Ascension Parish Girl Scouts prepare for cookie season
Cookie season is quickly approaching and the Girls Scouts of Ascension Parish have been training hard for next month's cookie sales.
Troops from Prairieville Service Unit 131 and Gonzales Service Unit 132 attended the annual Cookie Rally on Jan. 9 for training on topics such as product knowledge, how to handle money and sales pitches.
The educational workshop consisted of six stations, mostly ran by troop leaders and older Girl Scouts, to educate the younger girls and newcomers on how to prepare for the upcoming three-week cookie sales.
Among the activities in the three-hour long workshop was a marketing session to train the Scouts on various ways to market to customers by brainstorming ideas such as how to boost sales and different concepts on how to promote the cookies.
Another area was set up to educate the girls on safety. Event organizer Kimberly Schwartz said some safety tips for the girls is to be careful with money and not accept anything larger than a $20, never approach cars that ask about cookies and never go door-to-door after dark, among many others.
“We always tell the girls to approach the customer when they are on their way out of the store locations , not when they are on their way in,” Schwartz said. “Just for the courtesy of all the locations that are allowing us to sell.”
An important part of the training was product knowledge, teaching the girls about the new cookies and how they taste so that they can relay the information to customers. Recently the Girl Scouts switched cookie companies to ABC Bakers, causing some cookies to have new names and slightly different tastes, important information the girls must know. For example, the ever popular Samoas is now called Caramel deLites and Trefoils is now called Shortbread.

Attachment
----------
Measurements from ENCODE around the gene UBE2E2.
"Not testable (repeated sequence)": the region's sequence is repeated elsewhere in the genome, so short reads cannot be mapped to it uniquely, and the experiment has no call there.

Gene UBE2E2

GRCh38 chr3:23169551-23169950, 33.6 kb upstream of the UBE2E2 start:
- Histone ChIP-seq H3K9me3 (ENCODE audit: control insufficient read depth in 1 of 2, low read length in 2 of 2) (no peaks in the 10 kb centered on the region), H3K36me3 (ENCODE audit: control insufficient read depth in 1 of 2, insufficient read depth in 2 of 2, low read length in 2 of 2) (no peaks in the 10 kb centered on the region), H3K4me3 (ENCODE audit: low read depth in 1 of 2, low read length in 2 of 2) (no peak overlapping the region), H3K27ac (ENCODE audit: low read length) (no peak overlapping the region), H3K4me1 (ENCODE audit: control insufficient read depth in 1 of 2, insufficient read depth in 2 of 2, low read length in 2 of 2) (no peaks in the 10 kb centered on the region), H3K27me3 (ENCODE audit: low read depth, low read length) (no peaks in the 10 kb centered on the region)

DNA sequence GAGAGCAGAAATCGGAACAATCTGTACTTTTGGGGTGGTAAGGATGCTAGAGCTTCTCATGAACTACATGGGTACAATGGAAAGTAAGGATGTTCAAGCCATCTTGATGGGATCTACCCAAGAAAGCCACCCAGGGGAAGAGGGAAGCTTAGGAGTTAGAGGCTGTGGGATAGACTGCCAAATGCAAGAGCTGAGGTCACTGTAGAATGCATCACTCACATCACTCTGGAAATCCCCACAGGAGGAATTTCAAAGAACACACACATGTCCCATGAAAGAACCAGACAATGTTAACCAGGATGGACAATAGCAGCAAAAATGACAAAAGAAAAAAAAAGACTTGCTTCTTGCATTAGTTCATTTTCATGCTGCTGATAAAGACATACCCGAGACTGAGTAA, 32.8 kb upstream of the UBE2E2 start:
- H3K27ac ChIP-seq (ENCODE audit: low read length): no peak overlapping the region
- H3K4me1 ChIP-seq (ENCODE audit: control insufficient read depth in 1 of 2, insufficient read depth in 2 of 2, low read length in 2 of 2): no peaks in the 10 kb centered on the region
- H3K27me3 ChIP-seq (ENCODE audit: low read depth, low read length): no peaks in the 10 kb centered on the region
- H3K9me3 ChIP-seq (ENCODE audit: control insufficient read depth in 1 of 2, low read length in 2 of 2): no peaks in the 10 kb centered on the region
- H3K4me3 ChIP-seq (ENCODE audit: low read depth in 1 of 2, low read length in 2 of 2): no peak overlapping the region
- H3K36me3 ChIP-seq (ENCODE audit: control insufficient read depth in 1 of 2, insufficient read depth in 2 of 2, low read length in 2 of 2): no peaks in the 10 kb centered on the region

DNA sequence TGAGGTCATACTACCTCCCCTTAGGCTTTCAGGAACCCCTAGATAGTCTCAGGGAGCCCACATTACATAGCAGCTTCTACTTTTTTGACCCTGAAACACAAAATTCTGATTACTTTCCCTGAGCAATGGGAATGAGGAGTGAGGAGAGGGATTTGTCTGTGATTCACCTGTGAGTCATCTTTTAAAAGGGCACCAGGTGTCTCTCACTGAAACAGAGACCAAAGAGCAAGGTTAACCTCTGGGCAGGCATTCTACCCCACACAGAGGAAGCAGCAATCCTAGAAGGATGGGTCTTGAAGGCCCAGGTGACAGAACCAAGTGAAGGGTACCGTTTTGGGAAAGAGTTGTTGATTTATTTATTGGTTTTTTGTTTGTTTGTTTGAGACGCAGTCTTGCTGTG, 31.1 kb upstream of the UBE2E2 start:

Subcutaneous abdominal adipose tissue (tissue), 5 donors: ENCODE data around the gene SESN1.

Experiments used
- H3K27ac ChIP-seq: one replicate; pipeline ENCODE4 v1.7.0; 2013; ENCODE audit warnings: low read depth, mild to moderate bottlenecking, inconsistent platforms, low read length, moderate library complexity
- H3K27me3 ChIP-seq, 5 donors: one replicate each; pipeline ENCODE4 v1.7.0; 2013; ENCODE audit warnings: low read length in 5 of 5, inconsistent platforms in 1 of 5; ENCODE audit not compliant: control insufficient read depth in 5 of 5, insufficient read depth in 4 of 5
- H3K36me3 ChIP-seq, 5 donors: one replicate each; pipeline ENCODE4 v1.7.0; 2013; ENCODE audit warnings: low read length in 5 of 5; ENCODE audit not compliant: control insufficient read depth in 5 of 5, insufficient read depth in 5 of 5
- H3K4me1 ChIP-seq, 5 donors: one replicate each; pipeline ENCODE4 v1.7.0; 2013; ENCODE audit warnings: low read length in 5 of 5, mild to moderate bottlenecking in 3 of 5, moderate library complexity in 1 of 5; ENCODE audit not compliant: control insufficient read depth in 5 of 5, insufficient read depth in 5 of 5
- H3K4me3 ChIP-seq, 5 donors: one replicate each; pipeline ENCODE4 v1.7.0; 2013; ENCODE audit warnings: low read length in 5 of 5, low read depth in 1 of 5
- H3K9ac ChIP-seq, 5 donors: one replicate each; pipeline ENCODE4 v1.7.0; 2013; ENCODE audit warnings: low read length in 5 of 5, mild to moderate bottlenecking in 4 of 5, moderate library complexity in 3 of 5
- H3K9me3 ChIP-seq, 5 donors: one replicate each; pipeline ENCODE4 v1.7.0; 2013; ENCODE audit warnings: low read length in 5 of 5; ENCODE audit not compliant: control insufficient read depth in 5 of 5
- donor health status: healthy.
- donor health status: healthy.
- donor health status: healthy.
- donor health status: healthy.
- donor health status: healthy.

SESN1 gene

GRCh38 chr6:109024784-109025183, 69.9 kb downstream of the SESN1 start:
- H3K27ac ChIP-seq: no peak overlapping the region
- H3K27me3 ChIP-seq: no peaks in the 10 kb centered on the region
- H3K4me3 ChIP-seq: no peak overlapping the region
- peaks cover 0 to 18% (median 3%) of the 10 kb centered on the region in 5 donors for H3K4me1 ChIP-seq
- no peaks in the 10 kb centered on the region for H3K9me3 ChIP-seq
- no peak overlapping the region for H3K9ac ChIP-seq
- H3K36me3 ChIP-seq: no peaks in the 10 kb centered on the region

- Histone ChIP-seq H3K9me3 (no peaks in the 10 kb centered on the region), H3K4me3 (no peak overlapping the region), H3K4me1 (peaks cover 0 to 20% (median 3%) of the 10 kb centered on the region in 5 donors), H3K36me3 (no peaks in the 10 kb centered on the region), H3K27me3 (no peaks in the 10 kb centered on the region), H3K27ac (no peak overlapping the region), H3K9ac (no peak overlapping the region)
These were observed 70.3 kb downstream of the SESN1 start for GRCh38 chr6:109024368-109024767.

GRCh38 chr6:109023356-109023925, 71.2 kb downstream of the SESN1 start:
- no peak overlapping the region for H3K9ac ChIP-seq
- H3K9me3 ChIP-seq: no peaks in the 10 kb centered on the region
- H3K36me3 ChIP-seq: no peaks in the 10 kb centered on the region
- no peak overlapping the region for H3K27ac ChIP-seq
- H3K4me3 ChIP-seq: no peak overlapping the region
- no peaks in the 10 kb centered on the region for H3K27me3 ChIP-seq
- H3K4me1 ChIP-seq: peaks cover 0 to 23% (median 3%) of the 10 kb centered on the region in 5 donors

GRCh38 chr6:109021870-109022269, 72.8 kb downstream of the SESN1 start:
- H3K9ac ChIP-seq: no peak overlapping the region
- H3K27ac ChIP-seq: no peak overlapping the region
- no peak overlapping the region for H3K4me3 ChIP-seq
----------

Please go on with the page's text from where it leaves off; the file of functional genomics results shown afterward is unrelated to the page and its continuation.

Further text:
Seven-year-old Cassidy Whitmer from Prairieville troop said her favorite thing about the workshop was making posters to hang up when they sell cookies at the stores, while seven-year old Skylar Grangier from Gonzales troop said she learned about asking customers if they want to buy cookies or not.
“If someone asks if you would like to buy some cookies you say yes or no,” Grangier said.
Beverly Cooper, grandmother to Sanaya Cooper from Gonzles Troop 10907, said the rally is an important event because it teaches the girls about respect and how to get along with other people. To Cooper the most important session at the workshop was the cookie tasting so that the girls can “see what the cookies taste like the new ones and old ones, to tell to the customers.”
Girl Scout cookie pre-orders began on Jan. 15 and can be ordered from girlscouts.org. Booth sales will begin on Feb. 26 and continue through Mar. 13.